The Council of Trent prohibited the sale of indulgences, the abuses having become scandalous in the preceding period, thus joining Luther and the Protestants on this point, while retaining the doctrine itself (not wanting to “throw the baby out with the water bath ”). In recent decrees on this doctrine, the Church has emphasized that the pious disposition of the recipient of an indulgence is of paramount and paramount importance (similar to the use of sacramentals, such as holy water). [8]

To sum up, Catholics believe that sin causes cosmic disturbance and is a direct insult to God, our Creator, and that it also perpetuates destructive tendencies and practices in the individual and disastrous results within the Church. and the human community. [9] Sin causes a breach in our “friendship” with God, which requires some kind of repair. [10]

Penance and indulgences are complementary aspects of the deeply biblical and harmonious system of Catholic theology in which real and infused justification (as opposed to simply imputed, forensic, or declared justification) takes place. If indeed God’s purpose is to free us from sin in this life – as Catholics believe – then the atonement and elimination of sin is of the utmost importance: hence the doctrine and practice of penance.


[1] Karl Adam, The spirit of Catholicism, translated by Justin McCann, revised edition, Garden City, New York: Doubleday Image, 1954 (originally 1924 in German), 127-128.

[2] Cardinal James Gibbons, The faith of our fathers, New York: PJ Kenedy & Sons, revised edition, 1917, 308-309.

[3] FL Cross & EA Livingstone, editors, The Oxford Dictionary of the Christian Church, Oxford University Press, 2nd edition, 1983, 1059; JD Douglas, Editor-in-Chief, The New International Dictionary of the Christian Church, Grand Rapids, Michigan: Zondervan, revised edition, 1978, 762.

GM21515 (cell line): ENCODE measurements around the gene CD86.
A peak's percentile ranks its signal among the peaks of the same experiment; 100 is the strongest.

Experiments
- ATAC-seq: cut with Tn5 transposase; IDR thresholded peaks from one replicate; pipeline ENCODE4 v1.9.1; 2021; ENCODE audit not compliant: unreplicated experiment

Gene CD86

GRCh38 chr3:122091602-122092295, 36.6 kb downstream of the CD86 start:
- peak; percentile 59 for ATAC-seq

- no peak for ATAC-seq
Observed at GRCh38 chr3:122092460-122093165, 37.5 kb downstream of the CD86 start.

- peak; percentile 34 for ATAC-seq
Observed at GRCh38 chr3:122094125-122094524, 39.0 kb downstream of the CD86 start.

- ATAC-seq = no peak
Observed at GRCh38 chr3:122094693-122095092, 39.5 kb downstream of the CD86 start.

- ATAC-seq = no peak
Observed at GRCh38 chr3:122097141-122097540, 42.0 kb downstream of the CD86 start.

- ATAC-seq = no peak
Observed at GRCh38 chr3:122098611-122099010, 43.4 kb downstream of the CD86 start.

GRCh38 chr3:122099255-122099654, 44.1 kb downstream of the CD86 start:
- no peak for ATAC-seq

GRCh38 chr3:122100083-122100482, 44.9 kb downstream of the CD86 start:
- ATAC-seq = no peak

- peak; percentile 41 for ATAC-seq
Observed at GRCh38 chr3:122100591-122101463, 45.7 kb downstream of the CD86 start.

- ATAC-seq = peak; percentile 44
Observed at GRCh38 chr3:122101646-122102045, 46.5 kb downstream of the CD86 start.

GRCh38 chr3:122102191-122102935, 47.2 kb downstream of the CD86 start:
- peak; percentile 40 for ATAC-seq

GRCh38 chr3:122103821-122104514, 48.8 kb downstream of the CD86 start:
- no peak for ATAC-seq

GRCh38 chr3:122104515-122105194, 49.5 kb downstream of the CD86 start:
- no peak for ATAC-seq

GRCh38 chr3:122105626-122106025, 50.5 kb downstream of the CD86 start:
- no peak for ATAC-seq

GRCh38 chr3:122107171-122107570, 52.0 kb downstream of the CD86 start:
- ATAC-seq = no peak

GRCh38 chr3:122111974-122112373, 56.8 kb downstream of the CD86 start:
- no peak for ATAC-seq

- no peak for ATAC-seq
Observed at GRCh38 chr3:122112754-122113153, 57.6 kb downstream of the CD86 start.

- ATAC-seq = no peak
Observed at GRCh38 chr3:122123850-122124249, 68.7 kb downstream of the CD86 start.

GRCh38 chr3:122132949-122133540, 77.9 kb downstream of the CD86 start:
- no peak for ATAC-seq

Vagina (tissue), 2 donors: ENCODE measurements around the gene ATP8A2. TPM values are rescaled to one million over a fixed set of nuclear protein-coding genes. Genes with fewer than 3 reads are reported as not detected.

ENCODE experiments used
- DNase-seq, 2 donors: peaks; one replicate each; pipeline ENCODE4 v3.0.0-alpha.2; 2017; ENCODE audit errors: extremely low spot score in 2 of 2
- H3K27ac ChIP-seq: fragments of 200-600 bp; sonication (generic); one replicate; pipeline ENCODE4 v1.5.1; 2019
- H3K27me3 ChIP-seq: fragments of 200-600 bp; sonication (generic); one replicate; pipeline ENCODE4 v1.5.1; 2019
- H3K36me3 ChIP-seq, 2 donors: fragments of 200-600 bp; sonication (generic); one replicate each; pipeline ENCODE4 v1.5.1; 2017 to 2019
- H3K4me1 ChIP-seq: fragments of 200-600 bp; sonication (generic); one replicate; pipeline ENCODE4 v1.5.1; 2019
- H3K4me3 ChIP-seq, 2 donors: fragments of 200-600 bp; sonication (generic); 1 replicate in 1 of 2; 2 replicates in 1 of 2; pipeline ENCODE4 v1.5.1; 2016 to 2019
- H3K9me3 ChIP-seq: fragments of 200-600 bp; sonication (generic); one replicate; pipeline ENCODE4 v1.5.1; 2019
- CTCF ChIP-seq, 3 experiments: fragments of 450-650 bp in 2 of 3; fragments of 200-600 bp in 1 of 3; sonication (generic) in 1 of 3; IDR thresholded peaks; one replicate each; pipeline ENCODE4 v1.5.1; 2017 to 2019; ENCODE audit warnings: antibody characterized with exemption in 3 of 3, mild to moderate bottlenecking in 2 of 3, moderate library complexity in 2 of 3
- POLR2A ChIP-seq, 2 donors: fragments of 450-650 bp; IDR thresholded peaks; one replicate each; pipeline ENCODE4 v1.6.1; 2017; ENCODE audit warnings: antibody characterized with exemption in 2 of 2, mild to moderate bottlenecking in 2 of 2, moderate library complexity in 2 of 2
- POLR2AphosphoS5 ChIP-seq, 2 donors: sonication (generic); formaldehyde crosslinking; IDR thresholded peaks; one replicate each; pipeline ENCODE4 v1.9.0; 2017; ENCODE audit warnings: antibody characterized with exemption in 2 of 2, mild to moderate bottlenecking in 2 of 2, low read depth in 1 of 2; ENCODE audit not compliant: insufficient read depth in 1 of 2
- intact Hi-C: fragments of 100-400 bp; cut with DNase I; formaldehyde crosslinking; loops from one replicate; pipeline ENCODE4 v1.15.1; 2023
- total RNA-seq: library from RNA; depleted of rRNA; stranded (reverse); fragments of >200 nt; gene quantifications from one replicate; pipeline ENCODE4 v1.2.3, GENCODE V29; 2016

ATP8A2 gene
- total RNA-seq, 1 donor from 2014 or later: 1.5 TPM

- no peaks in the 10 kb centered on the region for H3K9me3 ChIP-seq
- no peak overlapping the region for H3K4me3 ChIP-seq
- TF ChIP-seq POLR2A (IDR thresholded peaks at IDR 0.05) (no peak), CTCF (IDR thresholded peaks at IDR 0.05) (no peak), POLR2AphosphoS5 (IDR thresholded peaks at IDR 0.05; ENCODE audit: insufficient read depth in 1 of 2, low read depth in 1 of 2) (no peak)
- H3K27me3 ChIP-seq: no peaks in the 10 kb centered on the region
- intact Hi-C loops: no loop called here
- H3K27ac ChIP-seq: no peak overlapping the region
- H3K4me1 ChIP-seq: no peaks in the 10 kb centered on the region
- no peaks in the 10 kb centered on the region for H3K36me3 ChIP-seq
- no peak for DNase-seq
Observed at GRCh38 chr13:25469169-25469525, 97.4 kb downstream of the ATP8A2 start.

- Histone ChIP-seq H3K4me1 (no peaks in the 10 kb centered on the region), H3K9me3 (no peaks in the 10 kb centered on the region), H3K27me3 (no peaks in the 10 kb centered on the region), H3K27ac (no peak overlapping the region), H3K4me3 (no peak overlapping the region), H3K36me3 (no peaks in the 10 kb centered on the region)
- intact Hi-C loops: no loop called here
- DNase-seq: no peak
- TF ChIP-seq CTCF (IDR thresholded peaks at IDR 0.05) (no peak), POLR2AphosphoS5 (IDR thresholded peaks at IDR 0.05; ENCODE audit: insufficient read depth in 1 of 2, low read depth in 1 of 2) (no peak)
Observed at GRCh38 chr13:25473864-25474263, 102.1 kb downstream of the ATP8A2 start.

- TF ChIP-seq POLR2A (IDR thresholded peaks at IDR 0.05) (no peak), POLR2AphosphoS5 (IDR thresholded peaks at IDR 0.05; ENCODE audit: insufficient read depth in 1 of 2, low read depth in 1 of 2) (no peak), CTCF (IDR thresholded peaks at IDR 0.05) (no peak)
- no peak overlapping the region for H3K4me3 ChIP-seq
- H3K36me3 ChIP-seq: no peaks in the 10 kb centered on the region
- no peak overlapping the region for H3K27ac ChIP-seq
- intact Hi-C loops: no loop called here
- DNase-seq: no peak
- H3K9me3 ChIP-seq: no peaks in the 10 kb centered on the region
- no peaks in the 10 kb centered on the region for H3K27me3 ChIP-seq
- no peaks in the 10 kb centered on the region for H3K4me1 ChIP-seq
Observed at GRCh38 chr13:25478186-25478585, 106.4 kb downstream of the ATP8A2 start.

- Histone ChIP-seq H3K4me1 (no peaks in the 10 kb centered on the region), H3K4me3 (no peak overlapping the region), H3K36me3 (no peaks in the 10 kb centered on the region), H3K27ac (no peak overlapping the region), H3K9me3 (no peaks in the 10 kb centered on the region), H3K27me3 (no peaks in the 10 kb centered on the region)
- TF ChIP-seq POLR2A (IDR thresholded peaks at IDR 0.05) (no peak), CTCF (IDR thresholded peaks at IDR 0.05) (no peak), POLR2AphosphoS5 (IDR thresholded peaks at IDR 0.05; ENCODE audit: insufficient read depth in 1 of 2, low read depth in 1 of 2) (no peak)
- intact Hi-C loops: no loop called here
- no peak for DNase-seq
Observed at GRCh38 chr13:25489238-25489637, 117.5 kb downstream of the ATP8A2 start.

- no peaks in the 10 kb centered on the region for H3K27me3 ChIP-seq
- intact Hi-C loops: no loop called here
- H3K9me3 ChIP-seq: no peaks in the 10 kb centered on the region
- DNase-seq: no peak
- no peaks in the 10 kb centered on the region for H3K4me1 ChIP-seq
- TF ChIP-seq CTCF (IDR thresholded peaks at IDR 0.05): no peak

[4] CCC [Catechism of the Catholic Church], #1471, 1498; John A. Hardon, Catholic catechism, Garden City, New York: Doubleday, 1975, 560-570, Pocket Catholic Dictionary, New York: Doubleday Image, 1980, 193-194; Council of Trent, session 25 (3-4 December 1563), Decree concerning indulgences.

[5] CCC, # 1474-1475, 1479.

[6] CCC, #1476-1477.

[7] CCC, # 1478.

[8] Pope Paul VI, Apostolic Constitution on the Revision of Indulgences (1967).

[9] CCC, # 980, 1440, 1443-1445, 1469, 1488.

[10] CCC, #980, 1440, 1468.


[For a further brief historical explanation of this vexed issue of the Protestant Revolt (aka “Reformation”): see: Catholic Indulgences: History & Myths.]


Meta Description: Explanation of the biblical justification for the controversial Catholic doctrine of indulgences.

Meta Keywords: indulgences, communion of saints, penance, mortification, asceticism, intercession, intercession of saints, absolution, forgiveness of sins, temporal punishment, prayer,